Tuesday, October 31, 2006

Ad Torture...

Yes, it must be the week before elections.

I have some advice for those running for office...your last minute barrage of television/radio/print advertisements are useless. If anything, I like you less BECAUSE of your constant whining, bullying and name calling.

Is it really necessary to run an ad during Blues Clues? Must I constantly get phone calls at home of recorded voices telling me about the urgent state of our county/state/country?

I have done my research, months and weeks ago.
I already know who I am voting for.

And you know who you are.

If you protect the life of the unborn, I support you.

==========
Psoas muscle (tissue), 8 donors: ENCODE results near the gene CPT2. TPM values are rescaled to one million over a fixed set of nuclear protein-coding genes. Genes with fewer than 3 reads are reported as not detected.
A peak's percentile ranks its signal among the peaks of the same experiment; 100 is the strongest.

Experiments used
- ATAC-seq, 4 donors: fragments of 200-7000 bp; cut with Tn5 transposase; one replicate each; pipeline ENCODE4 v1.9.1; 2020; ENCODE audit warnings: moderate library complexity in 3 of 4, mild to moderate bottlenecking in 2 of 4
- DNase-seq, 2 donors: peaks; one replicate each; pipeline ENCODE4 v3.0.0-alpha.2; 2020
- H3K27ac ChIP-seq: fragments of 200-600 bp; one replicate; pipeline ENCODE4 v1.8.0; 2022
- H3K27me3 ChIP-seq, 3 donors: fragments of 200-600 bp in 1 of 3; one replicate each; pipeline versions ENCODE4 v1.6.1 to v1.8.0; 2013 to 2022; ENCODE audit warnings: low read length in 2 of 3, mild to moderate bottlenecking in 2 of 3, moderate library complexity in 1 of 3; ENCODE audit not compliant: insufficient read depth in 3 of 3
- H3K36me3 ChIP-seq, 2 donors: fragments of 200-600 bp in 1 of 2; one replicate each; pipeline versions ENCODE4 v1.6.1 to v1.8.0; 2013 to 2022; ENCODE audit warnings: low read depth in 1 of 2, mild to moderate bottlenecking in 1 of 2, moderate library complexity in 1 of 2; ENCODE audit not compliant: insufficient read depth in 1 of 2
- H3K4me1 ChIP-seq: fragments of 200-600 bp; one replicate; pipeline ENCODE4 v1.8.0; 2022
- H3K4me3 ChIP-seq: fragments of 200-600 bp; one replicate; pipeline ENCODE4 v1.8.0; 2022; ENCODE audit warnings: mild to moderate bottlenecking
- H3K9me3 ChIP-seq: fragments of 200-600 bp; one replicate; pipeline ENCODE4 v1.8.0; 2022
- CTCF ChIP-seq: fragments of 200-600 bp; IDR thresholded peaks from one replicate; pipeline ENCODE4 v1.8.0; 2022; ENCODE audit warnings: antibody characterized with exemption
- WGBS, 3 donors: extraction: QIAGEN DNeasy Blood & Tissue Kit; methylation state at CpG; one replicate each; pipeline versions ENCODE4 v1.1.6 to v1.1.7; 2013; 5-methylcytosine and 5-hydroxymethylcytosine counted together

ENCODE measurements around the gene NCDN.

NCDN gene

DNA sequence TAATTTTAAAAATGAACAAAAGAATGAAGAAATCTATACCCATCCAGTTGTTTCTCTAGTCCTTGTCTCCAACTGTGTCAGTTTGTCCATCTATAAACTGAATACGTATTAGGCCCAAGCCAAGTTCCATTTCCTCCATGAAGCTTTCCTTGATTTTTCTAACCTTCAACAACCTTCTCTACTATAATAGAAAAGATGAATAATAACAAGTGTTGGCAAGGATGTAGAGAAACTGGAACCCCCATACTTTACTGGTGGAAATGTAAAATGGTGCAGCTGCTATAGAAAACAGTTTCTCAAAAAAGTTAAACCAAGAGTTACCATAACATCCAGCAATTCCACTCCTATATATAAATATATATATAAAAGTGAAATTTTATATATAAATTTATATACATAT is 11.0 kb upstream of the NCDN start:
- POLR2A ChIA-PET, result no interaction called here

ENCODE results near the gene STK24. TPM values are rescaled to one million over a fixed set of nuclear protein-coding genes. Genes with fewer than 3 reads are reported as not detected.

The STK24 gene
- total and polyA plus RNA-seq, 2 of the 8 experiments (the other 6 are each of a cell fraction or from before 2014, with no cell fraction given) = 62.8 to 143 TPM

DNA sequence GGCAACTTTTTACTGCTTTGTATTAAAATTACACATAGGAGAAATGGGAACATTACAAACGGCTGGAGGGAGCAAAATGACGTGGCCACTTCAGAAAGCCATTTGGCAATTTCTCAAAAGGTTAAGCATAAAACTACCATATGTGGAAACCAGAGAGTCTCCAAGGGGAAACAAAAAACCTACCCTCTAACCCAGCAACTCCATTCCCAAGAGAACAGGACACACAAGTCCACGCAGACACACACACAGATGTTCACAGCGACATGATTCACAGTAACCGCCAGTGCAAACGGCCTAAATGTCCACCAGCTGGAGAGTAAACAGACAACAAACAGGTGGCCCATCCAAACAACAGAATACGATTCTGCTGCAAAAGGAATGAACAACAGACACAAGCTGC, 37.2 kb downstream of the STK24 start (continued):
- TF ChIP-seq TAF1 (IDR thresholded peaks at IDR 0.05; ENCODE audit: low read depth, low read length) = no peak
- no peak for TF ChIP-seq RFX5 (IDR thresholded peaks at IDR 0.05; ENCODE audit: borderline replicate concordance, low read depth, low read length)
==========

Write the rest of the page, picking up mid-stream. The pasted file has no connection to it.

If you work for peace but also the protection of our country and its borders, I support you.
If you look to advance science and support bills which will not kill an innocent human life, then I am on your side.

If, however, you use scare tactics to win an office I have already shut you out.
If you seek to demonize those who fight for our country or to glamorize terrorist propaganda then you will not have my vote.
If you seek to force your view of morality on me and threaten my expression of Faith I will kindly close the door on you.
If you use a woman’s “choice” as an excuse to kill the unborn then I am deaf to you.

May God Bless those who want to serve our country with integrity and respect for those in all life stages.

Saturday, September 30, 2006

Clean as a Whistle…

There is something very therapeutic about cleaning your kitchen floor.
No, I am not talking about damp mopping it or just wiping up a couple of spills. I am talking about an all out stripping and waxing of the kitchen floor.